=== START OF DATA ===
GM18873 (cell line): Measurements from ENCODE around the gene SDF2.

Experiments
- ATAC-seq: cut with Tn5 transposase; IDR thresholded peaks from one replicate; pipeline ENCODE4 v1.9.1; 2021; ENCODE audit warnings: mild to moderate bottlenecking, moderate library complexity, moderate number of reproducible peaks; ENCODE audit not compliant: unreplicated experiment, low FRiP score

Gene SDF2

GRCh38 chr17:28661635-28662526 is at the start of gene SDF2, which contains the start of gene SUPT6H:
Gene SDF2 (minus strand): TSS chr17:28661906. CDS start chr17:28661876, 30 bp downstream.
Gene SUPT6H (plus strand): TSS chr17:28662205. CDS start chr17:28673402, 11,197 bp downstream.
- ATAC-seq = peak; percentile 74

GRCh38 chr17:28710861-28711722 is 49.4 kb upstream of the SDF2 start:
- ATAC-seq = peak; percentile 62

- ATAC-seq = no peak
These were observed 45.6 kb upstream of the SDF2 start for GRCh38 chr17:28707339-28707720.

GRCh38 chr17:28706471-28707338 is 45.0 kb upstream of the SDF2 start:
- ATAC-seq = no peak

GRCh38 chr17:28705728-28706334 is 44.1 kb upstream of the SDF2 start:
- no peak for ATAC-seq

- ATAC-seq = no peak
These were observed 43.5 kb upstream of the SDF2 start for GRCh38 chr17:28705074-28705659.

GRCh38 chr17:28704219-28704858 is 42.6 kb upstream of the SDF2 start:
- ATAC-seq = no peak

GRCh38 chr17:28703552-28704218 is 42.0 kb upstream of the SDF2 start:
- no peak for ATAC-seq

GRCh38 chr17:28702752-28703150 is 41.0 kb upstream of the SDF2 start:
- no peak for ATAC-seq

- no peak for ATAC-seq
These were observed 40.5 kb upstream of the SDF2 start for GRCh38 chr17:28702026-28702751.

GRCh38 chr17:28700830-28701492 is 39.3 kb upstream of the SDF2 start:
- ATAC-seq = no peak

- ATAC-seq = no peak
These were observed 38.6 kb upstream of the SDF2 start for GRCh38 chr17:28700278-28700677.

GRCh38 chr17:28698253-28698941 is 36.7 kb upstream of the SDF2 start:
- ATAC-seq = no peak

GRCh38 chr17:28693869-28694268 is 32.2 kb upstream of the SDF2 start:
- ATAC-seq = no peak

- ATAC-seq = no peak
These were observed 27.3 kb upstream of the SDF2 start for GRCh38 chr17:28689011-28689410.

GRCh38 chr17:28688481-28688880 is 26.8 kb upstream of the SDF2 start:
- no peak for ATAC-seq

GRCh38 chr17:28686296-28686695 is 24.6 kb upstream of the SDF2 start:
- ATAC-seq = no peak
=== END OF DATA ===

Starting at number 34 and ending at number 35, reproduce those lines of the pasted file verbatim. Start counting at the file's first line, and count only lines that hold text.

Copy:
- ATAC-seq = no peak

- ATAC-seq = no peak